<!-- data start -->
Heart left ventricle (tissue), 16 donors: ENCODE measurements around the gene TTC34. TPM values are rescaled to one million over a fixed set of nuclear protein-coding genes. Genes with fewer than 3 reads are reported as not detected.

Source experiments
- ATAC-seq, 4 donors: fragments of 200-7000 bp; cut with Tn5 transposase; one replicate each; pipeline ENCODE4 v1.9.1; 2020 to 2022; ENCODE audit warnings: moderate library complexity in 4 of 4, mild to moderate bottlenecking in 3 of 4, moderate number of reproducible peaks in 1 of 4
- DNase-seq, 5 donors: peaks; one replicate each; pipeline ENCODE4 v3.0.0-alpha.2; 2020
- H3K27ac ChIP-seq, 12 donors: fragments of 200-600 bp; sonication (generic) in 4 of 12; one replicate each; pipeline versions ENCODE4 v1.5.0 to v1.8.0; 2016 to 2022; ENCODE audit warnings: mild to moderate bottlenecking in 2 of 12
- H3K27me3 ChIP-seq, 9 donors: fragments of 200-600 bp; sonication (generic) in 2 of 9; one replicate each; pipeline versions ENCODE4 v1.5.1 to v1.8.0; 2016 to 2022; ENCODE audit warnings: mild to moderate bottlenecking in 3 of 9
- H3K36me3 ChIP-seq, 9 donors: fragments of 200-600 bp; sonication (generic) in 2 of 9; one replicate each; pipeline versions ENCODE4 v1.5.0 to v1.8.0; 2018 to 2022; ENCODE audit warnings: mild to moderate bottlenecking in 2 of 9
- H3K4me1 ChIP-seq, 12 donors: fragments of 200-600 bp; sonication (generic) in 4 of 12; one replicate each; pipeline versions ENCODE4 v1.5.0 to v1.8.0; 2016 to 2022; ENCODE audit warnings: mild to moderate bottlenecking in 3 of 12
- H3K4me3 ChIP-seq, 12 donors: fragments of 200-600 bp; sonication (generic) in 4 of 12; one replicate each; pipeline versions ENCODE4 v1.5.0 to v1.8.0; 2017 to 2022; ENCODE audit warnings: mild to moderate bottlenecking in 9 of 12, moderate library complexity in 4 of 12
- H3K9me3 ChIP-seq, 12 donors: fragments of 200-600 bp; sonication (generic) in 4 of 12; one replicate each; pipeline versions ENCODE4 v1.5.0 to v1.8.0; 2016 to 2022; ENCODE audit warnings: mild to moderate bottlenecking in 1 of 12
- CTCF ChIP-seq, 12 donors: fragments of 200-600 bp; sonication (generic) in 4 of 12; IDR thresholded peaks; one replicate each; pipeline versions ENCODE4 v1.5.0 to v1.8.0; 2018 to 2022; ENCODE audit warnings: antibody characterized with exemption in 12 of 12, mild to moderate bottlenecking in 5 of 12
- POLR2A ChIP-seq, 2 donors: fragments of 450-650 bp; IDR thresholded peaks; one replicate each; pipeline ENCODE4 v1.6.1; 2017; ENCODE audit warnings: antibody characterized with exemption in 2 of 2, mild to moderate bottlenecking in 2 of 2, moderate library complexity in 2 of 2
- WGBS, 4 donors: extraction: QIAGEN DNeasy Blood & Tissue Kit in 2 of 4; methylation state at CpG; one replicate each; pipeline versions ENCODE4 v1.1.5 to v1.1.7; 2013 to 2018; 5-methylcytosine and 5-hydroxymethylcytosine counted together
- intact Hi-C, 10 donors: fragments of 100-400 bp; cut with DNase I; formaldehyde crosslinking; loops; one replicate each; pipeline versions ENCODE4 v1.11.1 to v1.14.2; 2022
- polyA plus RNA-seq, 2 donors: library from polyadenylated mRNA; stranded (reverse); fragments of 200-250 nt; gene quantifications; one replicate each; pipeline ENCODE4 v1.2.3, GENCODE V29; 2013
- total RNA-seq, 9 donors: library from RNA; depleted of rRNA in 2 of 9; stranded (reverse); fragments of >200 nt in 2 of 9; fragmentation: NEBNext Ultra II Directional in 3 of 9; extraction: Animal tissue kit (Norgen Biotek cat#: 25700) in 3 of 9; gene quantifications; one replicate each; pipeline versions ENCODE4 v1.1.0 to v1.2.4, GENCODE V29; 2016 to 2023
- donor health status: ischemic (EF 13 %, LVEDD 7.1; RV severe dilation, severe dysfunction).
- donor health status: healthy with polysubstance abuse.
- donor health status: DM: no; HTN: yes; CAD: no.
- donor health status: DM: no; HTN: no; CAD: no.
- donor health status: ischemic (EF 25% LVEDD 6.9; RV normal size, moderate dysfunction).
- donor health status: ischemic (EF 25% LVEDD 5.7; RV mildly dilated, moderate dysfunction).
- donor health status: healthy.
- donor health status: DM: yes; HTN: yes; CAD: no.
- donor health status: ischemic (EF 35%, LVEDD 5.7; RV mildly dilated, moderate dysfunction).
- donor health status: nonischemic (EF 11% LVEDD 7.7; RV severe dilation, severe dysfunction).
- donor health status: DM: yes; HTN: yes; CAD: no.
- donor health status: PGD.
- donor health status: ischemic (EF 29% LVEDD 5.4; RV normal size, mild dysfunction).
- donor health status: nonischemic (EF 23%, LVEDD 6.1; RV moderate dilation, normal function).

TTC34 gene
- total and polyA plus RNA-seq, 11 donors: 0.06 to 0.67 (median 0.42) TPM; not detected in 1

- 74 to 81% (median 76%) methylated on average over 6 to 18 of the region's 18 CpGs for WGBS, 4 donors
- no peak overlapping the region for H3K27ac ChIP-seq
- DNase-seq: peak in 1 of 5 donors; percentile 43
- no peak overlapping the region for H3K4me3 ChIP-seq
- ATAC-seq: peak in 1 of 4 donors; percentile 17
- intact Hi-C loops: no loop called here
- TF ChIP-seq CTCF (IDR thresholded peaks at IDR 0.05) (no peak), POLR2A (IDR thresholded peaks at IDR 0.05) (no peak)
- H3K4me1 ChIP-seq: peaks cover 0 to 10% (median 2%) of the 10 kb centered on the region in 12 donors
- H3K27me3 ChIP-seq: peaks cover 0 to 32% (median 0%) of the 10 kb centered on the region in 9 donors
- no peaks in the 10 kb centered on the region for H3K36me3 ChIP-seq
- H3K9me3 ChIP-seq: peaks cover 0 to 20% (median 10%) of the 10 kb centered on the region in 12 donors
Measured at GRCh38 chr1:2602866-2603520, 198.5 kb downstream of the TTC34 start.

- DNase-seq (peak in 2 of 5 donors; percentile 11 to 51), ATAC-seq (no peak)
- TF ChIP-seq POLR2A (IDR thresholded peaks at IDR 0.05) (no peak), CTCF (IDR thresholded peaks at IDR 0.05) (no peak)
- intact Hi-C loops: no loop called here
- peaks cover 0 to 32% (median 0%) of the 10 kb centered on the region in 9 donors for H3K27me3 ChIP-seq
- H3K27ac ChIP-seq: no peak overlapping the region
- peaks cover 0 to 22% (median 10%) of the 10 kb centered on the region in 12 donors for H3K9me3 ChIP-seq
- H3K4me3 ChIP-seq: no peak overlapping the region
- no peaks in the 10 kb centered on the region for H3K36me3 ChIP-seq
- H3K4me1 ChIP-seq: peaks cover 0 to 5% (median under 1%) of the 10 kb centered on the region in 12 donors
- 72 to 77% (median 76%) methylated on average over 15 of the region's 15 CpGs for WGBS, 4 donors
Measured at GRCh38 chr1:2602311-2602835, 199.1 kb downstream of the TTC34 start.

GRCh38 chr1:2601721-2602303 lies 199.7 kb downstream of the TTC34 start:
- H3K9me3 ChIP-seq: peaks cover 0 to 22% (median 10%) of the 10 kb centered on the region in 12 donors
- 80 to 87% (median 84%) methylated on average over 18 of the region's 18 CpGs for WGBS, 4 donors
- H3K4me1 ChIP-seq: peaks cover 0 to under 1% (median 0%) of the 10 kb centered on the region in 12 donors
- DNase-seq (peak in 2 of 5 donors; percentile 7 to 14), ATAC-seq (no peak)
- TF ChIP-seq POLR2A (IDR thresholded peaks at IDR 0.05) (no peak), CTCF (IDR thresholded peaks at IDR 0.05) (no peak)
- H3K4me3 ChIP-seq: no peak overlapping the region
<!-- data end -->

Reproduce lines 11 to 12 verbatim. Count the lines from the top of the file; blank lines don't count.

- CTCF ChIP-seq, 12 donors: fragments of 200-600 bp; sonication (generic) in 4 of 12; IDR thresholded peaks; one replicate each; pipeline versions ENCODE4 v1.5.0 to v1.8.0; 2018 to 2022; ENCODE audit warnings: antibody characterized with exemption in 12 of 12, mild to moderate bottlenecking in 5 of 12
- POLR2A ChIP-seq, 2 donors: fragments of 450-650 bp; IDR thresholded peaks; one replicate each; pipeline ENCODE4 v1.6.1; 2017; ENCODE audit warnings: antibody characterized with exemption in 2 of 2, mild to moderate bottlenecking in 2 of 2, moderate library complexity in 2 of 2